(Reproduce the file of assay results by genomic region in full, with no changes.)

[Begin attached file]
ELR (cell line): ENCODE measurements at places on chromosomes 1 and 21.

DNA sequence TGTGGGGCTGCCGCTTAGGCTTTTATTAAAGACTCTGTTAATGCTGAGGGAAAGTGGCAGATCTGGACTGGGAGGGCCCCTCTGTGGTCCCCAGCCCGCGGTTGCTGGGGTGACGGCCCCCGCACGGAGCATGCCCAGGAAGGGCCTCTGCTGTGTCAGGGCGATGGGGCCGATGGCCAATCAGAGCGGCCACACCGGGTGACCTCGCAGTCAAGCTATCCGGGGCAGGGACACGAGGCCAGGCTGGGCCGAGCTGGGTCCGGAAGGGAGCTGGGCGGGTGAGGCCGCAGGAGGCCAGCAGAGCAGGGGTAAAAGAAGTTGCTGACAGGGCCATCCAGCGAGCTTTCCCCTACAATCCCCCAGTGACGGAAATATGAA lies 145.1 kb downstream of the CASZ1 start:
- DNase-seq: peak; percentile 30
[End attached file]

ELR (cell line): ENCODE measurements at places on chromosomes 1 and 21.

DNA sequence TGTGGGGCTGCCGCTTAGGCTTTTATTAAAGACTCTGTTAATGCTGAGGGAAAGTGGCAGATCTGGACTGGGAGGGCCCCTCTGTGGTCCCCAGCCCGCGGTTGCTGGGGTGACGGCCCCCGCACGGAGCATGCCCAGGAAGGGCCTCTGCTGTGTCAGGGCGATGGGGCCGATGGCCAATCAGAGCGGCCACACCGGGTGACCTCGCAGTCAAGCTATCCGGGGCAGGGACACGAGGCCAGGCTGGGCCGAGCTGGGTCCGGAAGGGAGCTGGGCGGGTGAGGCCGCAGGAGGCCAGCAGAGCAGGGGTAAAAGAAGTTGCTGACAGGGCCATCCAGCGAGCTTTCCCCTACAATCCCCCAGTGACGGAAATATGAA lies 145.1 kb downstream of the CASZ1 start:
- DNase-seq: peak; percentile 30